Paulo’s face drew blank, and he reached for his rapier reflexively, but his countenance was lost behind the curtain of white fire. He screamed and jerked back. Lethia’s heart hammered against her chest, but she didn’t stop to see if he was okay. Taking up her bag, she pushed into a run.
As this went on, the girl saw her dog out of the corner of her eye–saw him barrel into two men, who had been approaching them. They shouted and she heard metal ringing. As she fled down the road, feet sloshing through the dirty ice, past the new onlookers who stood in her way, she heard screaming, and she faltered in her run to look back over her shoulder. Argos was on top of one man, young, whose arm seemed pinned between himself and the dog. The dog also had the other man, the older looking one who had tried to crawl away to his lost sword, by his boot. He was pulling and tugging, white fur ruffled as he worried his catch now and again.
Lethia stumbled to a stop, even as she saw Paulo, eyes unfocused, bits of his hair and one eyebrow smoldering, turn and begin to tumble in her direction. He looked dazed, but livid, and the ring of his rapier made the girl take a large step back. But she couldn’t let Argos get hurt. She couldn’t leave him behind. “Argos!” She screamed, hands clasped to her chest, body doubling as she put everything she had into her call. “Argos, stop it! Come on!”
The dog let go, his head popping up as he looked her way. Then with a booming bark, the dog reared back and pounded his paws into the back of the young man beneath him. The unfortunate fellow let out a great “Oof!” before his head fell against the icy ground, still. The dog bounded off of him, and next trounced on the older man, who had once again sought to retrieve his lost weapon.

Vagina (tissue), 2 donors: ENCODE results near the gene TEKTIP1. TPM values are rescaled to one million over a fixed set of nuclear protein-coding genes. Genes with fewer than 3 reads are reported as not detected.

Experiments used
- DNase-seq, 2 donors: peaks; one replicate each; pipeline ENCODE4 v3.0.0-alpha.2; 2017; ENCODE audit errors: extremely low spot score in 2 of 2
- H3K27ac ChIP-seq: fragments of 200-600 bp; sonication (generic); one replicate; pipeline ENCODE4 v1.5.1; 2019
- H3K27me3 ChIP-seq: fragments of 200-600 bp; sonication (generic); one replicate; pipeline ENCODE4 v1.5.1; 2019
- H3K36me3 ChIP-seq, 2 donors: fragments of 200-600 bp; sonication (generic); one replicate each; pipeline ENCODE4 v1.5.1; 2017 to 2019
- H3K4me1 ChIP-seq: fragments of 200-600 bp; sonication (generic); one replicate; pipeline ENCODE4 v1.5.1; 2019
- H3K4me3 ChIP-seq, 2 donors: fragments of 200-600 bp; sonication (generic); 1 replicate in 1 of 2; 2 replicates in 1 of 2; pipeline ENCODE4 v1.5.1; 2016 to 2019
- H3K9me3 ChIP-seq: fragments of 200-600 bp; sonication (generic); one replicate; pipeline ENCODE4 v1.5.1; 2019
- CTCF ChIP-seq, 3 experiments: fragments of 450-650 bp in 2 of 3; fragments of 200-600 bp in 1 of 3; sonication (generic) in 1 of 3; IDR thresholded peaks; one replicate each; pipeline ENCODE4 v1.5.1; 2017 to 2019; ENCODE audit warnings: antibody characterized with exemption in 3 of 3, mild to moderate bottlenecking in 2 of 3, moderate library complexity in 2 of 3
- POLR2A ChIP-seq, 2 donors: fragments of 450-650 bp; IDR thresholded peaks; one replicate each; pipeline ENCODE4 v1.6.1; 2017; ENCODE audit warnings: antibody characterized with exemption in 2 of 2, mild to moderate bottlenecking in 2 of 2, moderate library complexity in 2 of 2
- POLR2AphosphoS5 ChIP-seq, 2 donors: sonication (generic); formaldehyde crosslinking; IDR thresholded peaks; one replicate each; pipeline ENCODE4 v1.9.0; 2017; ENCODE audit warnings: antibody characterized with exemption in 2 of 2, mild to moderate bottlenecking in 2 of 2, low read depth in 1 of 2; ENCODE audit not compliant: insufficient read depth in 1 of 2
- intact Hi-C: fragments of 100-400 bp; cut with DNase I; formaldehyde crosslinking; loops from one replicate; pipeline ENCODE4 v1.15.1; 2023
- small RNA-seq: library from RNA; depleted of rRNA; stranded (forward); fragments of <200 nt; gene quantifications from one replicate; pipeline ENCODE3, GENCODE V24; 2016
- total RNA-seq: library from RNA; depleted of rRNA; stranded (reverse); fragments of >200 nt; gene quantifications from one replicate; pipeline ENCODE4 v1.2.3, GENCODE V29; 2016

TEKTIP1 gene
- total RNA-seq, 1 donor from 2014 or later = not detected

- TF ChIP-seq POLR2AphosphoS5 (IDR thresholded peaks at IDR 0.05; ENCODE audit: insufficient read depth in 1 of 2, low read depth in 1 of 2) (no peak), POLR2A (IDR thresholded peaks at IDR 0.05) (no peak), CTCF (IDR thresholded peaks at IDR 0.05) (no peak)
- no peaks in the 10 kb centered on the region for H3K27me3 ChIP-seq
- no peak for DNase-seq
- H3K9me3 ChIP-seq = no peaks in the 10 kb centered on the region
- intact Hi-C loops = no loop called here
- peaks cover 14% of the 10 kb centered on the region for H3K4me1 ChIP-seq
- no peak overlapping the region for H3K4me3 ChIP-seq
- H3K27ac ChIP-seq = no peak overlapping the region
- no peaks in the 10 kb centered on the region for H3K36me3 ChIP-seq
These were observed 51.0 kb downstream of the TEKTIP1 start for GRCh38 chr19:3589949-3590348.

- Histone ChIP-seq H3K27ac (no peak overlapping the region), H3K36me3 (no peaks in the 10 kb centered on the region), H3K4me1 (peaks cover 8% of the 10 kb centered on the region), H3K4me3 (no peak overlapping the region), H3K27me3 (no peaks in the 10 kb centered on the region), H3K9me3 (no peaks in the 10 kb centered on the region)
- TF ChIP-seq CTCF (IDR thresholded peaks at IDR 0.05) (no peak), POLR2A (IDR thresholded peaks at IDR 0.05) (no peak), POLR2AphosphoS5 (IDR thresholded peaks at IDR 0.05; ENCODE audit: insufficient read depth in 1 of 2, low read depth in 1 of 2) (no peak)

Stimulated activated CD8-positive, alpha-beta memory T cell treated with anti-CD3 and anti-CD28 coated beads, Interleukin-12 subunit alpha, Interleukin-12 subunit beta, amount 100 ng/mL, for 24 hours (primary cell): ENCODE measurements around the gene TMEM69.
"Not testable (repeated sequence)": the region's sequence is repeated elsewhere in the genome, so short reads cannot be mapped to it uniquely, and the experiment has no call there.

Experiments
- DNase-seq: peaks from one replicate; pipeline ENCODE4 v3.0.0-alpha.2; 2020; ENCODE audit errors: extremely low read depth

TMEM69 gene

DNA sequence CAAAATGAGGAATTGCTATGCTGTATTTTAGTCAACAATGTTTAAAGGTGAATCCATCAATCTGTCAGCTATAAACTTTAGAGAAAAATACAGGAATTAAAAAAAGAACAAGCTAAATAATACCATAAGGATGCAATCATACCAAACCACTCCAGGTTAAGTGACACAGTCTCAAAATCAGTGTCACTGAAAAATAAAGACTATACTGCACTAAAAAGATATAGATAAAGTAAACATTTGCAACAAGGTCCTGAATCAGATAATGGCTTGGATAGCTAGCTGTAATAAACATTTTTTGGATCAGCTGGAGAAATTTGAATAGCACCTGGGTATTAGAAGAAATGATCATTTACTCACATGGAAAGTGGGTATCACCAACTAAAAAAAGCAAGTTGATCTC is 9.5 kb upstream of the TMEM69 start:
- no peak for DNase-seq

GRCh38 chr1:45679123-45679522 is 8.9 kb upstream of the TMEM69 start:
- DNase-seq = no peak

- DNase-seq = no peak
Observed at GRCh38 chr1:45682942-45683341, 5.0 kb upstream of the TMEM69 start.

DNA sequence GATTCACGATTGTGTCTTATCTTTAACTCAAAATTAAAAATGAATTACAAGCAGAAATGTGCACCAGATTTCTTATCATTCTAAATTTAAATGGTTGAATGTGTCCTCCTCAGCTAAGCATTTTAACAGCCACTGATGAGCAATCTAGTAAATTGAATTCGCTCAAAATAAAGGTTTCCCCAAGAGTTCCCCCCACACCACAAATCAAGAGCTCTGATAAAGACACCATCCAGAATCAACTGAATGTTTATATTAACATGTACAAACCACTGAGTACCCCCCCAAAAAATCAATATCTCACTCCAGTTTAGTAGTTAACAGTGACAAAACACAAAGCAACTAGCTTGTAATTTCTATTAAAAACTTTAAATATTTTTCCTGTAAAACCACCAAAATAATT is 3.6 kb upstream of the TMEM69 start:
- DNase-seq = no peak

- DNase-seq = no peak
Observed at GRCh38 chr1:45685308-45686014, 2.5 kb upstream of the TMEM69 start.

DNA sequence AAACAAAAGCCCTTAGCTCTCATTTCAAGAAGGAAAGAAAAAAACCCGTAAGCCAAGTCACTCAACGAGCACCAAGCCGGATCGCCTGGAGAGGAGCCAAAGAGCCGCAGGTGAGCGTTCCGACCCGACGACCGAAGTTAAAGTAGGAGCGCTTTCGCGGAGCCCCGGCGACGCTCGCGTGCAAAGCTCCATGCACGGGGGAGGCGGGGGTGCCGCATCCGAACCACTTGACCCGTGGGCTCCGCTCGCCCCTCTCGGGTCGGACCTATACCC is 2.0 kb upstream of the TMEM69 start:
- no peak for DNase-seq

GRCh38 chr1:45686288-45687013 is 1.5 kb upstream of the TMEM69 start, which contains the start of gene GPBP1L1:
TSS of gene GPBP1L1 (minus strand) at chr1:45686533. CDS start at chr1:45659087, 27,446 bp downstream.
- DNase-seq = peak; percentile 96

Then the dog turned and with great reaching bounds came running to Lethia, whose attention had returned to Paulo. When the boy was close enough, he brandished his rapier and snarled. “You could’ve killed me!”
Lethia’s face grew hot. She screeched at Paulo, her hands clenched to tight fists. “How dare you! After the way you tried to betray me, losing an eyebrow was the least that–”
But her words were cut short when Argos rammed into Paulo from behind, his head dipped low to better scoop his body up when his legs flew out from underneath him. The young man shouted as he tumbled over the dog, and Argos slowed to bark at Lethia.
The girl quickly obliged, but not without one last glance over her shoulder.
Bursting through the little crowd that had gathered to watch, the pair veered off the main road to take to the alleys–through dripping pathways, iron gates, and garbage. Away from the buildings of timber and brick, with black smokestacks and churned roads of ice where chickens roamed, and the destitute slept against crates and barrels.
Evening came and the village town of Dolmensk was well behind them.
Lethia gazed back at it, her lenses held delicately in her hands as her green eyes traced the outlines of the shadowed buildings with mixed feelings. “Where are we going now, Argos? Who will help us? We have less than three weeks before…” she stopped, her voice made into a ghost of fog that drifted off with the wind. The dog woofed, and Lethia knelt by him, startled out of whatever reverie she’d slipped into. Her eyes fixed to his.
By Witch’s Alley.
Dangerous, but fast.
Bad if we take the merchant road.
Worse if we stay.
The girl nodded, shivering as the flashes of thoughts flew through her brain. “Okay.” She stood and buttoned up her winter coat. She adjusted her collar to better conceal her face from the wind, fingers numb and clumsy. Then she scratched Argos behind the ear and smiled as she put her glasses in her pocket. “It’s a good thing I have incendia.” She started to walk, toward the almost snow-covered road that dipped down into a narrow pass between two great bluffs. “I haven’t used any of it yet–so we should be good for a long while. Right, Argos?”
The dog remained quiet. Lethia looked back at him, confused. “Argos?”
Argos sighed and trotted to catch up with her, then bumped the girl in the side. He looked up at her, and she smiled at him again.
“Looks like it’s just you and me, Argos.”
His mind flashed to Paulo, smiling. To Lethia, smiling back.
The dog grumbled.